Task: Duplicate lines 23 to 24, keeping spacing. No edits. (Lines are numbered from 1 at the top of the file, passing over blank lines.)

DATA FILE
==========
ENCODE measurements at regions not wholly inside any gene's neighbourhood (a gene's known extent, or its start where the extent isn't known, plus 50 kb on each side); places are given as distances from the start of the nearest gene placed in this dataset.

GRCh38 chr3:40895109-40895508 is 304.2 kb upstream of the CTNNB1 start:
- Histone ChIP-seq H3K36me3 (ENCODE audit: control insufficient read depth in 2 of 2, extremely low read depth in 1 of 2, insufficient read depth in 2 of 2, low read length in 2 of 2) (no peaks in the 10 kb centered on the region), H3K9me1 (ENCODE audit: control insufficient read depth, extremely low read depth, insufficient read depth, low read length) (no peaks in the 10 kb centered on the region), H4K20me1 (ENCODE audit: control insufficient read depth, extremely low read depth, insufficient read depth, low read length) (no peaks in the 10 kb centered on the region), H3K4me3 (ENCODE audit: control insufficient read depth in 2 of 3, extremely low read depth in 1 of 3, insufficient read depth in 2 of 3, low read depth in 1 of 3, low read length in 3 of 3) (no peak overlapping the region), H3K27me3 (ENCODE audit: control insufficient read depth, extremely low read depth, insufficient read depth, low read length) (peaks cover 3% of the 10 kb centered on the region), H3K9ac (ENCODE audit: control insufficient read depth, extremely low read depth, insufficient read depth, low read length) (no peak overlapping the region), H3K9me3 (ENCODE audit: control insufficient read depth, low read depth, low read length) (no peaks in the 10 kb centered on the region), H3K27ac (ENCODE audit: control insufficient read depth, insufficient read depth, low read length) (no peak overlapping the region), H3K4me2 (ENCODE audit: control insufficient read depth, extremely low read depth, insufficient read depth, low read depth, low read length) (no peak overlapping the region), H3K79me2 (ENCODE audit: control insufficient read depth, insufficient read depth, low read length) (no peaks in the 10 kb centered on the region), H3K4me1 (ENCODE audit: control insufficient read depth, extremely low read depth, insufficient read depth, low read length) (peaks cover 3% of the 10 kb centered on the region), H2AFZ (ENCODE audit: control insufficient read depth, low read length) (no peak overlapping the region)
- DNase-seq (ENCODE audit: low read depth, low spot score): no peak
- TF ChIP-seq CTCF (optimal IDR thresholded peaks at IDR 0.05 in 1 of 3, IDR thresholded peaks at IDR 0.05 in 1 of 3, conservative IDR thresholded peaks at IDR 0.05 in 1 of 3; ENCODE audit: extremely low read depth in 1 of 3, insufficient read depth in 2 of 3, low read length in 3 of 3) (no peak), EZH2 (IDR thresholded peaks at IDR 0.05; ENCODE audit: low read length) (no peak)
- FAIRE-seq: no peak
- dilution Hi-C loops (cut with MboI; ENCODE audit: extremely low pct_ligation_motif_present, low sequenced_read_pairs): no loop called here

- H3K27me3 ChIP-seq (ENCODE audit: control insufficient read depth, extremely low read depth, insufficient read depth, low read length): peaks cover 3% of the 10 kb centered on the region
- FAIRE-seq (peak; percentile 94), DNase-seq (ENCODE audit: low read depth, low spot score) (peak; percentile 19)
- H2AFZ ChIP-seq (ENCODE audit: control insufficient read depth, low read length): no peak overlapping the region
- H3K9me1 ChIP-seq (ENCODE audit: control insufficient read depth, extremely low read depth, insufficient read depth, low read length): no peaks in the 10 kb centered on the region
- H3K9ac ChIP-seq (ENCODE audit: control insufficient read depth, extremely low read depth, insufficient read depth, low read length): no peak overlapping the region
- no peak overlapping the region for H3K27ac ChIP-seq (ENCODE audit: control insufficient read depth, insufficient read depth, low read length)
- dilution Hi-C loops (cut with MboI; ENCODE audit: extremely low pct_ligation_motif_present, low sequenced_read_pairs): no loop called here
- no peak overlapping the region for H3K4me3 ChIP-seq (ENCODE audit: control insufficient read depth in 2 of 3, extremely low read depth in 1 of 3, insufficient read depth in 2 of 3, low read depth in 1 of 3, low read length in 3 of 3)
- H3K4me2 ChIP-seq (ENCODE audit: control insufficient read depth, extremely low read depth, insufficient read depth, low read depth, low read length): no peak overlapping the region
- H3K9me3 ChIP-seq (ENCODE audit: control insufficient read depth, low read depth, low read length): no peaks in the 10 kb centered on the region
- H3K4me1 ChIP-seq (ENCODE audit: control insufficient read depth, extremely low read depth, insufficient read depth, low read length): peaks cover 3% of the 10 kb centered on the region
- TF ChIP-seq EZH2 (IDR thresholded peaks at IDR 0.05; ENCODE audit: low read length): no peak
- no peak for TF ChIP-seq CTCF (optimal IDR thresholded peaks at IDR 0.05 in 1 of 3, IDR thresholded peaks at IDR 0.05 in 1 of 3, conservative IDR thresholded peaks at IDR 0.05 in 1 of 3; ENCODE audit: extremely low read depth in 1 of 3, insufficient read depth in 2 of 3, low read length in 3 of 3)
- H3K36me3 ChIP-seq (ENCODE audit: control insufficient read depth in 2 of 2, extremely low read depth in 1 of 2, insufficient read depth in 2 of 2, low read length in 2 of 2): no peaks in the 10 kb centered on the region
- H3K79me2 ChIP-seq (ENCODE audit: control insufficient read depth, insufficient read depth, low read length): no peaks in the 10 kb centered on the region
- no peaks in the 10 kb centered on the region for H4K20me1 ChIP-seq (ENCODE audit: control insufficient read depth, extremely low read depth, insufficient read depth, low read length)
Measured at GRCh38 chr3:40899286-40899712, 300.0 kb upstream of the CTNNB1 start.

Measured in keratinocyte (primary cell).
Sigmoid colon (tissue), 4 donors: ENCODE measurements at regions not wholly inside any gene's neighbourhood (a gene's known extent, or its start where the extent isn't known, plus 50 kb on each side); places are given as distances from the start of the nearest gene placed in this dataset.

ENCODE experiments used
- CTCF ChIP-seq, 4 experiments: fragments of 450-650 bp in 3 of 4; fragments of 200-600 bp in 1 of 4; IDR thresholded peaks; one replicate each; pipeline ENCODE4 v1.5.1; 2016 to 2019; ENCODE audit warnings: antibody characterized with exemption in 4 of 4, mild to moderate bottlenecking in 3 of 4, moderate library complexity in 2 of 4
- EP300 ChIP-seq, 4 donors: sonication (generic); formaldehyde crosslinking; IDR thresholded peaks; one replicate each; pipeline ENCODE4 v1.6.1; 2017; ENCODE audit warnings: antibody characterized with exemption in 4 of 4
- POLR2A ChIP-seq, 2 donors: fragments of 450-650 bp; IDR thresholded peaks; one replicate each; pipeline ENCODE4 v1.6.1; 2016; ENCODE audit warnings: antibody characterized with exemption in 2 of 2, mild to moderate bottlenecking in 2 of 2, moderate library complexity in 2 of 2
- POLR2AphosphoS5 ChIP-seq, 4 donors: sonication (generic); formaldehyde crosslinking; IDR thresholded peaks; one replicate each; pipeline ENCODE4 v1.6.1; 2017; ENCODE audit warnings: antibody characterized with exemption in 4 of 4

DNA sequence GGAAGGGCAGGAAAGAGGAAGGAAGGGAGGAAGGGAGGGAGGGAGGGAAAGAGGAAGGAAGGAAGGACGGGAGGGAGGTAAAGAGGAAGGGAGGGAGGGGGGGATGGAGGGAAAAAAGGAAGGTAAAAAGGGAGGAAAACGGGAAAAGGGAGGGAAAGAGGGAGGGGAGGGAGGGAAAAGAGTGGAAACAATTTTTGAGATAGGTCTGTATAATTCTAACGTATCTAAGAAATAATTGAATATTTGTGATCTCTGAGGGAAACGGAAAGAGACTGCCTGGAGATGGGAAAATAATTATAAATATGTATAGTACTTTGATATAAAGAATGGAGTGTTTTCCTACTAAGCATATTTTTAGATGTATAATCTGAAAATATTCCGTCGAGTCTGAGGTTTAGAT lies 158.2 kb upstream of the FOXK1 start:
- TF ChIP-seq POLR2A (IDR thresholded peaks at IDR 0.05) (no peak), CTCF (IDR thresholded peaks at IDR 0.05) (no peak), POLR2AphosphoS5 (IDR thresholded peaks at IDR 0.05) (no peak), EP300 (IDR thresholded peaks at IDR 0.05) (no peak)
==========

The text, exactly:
- no peaks in the 10 kb centered on the region for H4K20me1 ChIP-seq (ENCODE audit: control insufficient read depth, extremely low read depth, insufficient read depth, low read length)
Measured at GRCh38 chr3:40899286-40899712, 300.0 kb upstream of the CTNNB1 start.